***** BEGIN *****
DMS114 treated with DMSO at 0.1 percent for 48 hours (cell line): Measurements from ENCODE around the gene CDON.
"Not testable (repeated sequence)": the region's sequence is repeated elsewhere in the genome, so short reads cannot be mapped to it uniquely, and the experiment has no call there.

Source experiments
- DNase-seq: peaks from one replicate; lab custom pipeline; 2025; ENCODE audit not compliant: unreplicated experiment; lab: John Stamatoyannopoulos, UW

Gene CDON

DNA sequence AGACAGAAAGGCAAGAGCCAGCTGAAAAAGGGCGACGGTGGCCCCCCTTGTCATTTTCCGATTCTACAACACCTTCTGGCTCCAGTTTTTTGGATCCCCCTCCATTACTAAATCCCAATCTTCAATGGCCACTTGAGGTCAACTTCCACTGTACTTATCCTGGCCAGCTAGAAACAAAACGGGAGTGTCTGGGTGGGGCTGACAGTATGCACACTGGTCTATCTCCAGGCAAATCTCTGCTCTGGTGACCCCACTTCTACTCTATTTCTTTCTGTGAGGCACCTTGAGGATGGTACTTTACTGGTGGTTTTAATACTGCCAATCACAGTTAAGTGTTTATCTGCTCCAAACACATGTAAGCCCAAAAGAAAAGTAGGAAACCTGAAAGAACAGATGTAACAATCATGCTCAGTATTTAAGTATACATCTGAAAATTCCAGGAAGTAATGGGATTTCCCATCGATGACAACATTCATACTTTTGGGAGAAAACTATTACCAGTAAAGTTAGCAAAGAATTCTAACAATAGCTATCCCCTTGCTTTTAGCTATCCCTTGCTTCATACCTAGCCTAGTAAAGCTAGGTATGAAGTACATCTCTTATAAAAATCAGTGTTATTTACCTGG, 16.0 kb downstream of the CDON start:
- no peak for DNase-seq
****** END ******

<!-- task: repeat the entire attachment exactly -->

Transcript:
DMS114 treated with DMSO at 0.1 percent for 48 hours (cell line): Measurements from ENCODE around the gene CDON.
"Not testable (repeated sequence)": the region's sequence is repeated elsewhere in the genome, so short reads cannot be mapped to it uniquely, and the experiment has no call there.

Source experiments
- DNase-seq: peaks from one replicate; lab custom pipeline; 2025; ENCODE audit not compliant: unreplicated experiment; lab: John Stamatoyannopoulos, UW

Gene CDON

DNA sequence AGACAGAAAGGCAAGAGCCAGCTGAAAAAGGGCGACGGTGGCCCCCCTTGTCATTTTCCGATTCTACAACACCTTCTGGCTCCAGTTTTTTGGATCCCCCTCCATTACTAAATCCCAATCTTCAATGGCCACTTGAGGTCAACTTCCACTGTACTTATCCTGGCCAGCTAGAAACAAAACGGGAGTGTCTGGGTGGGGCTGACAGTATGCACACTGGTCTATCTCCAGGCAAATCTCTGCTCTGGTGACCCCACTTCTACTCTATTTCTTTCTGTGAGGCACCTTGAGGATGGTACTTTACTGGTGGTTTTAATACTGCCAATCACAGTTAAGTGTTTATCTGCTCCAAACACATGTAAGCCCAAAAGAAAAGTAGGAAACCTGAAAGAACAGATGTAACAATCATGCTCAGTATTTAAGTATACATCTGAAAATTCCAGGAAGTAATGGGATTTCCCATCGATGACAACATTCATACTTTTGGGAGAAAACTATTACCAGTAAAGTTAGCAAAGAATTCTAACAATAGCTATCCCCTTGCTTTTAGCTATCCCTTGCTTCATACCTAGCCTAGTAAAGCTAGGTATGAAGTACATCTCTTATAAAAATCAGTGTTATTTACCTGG, 16.0 kb downstream of the CDON start:
- no peak for DNase-seq